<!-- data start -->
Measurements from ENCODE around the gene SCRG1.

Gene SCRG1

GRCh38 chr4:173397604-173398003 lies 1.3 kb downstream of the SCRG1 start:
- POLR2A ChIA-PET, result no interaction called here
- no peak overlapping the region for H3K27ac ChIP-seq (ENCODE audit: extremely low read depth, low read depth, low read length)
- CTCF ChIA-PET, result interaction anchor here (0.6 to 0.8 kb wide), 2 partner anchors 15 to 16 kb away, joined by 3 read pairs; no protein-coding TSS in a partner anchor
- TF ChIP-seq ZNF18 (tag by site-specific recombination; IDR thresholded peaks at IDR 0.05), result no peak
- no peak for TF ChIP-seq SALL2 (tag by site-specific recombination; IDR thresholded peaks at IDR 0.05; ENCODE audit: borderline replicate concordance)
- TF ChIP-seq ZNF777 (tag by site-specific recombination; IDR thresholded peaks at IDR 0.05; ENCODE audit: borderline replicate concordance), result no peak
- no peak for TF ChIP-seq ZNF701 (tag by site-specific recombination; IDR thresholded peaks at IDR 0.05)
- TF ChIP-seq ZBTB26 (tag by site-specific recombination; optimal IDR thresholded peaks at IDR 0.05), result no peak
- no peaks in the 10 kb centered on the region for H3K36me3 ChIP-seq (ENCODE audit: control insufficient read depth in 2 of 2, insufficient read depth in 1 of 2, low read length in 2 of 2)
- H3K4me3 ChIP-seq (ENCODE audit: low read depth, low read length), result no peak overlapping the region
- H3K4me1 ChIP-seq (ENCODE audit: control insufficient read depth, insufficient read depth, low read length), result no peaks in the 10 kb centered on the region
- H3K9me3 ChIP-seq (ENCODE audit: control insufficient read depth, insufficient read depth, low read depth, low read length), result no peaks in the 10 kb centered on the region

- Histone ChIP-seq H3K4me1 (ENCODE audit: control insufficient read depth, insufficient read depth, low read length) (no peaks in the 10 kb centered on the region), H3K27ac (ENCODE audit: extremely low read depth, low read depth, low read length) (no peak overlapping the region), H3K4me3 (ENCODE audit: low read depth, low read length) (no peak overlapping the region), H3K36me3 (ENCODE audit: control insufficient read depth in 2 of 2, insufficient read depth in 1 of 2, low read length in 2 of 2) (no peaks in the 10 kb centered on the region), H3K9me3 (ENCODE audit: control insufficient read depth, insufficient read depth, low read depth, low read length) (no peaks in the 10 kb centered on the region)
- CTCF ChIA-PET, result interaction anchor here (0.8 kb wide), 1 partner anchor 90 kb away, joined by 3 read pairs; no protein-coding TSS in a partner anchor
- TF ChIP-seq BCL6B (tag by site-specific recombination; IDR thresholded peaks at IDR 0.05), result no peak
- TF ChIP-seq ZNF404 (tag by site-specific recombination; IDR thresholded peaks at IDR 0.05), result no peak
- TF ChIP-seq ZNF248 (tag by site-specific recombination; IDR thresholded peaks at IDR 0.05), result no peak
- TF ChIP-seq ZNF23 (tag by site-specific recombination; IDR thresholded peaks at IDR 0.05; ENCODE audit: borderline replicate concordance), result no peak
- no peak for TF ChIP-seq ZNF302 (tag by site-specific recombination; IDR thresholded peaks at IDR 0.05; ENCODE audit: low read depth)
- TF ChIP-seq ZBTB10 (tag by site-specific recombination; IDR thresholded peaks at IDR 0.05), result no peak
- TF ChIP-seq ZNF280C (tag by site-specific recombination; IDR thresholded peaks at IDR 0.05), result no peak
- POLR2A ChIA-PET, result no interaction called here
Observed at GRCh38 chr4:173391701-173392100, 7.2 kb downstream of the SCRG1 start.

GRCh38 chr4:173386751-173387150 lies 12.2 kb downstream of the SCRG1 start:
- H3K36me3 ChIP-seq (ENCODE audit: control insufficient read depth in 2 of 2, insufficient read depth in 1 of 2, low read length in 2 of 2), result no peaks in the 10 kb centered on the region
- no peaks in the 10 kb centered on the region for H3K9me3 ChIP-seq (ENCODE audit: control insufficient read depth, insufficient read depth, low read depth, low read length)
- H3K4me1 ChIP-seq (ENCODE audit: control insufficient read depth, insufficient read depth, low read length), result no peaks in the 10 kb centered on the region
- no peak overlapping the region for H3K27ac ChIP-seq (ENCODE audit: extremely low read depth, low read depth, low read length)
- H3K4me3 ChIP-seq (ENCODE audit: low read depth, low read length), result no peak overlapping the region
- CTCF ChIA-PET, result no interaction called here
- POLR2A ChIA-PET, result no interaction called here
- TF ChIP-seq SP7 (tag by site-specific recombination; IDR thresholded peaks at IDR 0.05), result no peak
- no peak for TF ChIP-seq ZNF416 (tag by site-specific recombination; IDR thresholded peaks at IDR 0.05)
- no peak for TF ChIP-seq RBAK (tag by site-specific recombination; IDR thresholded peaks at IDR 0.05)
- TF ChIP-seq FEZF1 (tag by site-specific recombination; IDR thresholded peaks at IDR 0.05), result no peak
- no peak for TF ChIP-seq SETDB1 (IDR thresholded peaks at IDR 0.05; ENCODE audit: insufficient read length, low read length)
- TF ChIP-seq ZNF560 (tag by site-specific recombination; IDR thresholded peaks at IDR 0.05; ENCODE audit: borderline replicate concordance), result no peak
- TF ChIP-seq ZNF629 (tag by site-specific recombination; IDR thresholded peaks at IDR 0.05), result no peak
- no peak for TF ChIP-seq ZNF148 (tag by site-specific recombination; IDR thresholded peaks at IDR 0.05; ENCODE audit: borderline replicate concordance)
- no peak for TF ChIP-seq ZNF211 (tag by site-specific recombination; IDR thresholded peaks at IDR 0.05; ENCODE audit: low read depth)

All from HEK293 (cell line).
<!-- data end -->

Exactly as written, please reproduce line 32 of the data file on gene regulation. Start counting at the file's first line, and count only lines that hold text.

- H3K4me3 ChIP-seq (ENCODE audit: low read depth, low read length), result no peak overlapping the region